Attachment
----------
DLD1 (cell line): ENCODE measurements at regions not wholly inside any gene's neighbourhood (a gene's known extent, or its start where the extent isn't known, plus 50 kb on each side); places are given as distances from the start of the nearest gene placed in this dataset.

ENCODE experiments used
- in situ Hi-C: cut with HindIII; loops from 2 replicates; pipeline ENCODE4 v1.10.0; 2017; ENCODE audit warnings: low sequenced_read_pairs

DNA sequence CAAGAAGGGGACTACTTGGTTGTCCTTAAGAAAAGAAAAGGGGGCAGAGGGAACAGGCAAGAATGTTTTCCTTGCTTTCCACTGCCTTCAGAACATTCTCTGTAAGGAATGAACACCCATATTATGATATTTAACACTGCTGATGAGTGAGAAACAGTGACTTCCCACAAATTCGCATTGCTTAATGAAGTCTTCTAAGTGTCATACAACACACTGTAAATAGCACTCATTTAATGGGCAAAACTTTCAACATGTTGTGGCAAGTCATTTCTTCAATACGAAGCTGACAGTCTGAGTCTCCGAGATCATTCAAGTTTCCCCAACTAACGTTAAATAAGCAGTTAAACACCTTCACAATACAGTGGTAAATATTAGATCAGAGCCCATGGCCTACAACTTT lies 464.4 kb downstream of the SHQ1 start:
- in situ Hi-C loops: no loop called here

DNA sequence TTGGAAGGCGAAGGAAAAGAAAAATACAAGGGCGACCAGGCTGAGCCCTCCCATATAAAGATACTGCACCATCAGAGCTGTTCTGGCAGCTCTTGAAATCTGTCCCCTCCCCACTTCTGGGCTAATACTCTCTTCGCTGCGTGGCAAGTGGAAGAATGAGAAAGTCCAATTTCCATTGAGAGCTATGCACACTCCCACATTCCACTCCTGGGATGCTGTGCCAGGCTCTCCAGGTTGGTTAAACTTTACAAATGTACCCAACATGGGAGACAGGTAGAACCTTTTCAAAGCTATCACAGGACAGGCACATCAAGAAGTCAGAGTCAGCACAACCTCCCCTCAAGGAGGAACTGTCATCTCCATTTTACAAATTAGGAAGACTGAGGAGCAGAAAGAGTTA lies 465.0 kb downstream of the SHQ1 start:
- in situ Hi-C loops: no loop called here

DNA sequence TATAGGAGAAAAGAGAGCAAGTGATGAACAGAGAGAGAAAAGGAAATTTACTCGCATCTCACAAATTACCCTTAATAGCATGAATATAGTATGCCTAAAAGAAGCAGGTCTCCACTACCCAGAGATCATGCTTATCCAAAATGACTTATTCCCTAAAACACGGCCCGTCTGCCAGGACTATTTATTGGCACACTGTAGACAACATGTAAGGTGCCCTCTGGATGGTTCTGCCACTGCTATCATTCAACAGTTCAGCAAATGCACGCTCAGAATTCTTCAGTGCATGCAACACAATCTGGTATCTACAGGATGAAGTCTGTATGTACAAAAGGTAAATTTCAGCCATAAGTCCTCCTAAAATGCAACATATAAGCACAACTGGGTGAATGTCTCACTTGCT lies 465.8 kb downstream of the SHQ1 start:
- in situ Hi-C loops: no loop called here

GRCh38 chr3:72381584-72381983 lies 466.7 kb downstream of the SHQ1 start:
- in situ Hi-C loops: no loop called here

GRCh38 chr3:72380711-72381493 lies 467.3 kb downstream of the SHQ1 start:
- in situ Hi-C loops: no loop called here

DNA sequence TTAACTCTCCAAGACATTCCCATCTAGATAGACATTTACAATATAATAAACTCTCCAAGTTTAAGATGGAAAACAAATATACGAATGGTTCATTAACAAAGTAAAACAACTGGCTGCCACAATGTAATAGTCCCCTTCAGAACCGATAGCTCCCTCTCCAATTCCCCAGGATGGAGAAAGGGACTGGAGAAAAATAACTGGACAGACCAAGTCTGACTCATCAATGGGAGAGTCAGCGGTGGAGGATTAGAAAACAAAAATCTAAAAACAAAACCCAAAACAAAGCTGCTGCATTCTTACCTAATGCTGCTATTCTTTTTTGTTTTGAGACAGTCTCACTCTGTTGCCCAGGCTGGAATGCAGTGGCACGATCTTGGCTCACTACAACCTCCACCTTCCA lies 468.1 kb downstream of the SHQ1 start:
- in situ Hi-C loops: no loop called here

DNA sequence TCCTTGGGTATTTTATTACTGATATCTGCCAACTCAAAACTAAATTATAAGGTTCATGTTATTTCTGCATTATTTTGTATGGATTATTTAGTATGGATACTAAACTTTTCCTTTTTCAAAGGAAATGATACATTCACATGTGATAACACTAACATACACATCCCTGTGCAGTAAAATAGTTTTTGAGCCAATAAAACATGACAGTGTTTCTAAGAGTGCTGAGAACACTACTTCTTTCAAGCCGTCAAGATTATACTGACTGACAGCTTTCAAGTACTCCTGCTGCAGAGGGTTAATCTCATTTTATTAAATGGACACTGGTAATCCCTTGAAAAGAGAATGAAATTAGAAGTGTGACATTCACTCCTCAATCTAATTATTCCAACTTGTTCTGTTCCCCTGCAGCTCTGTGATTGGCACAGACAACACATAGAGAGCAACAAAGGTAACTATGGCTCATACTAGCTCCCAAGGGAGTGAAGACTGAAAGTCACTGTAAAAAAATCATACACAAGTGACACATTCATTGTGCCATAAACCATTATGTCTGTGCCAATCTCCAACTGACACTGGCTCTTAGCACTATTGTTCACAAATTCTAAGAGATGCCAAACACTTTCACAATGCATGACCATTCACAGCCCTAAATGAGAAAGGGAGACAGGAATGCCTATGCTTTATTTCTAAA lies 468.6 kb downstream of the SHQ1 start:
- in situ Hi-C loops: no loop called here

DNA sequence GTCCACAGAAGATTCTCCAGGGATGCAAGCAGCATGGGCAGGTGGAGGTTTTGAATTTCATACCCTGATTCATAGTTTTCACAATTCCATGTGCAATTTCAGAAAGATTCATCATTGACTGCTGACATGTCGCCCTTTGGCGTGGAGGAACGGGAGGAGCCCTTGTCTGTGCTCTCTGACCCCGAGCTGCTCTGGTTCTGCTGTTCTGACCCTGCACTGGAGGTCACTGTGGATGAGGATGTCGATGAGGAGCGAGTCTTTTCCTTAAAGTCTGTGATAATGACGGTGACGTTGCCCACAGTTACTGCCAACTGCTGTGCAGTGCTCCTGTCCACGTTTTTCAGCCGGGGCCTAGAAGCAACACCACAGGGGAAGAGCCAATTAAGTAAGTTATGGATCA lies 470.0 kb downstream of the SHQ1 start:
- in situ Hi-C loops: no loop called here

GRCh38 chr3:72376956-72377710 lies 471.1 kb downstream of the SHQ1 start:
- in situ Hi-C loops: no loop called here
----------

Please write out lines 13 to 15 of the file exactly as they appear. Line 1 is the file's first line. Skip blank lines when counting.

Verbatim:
- in situ Hi-C loops: no loop called here

DNA sequence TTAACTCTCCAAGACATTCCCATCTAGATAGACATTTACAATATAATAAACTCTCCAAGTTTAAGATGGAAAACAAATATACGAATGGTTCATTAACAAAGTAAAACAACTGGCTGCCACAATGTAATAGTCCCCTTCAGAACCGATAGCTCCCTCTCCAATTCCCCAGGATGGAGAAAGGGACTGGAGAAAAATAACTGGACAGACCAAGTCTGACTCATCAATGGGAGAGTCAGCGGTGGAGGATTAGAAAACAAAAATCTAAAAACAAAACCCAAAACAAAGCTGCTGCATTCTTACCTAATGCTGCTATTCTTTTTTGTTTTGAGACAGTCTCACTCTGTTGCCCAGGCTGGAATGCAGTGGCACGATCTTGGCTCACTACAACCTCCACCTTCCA lies 468.1 kb downstream of the SHQ1 start:
- in situ Hi-C loops: no loop called here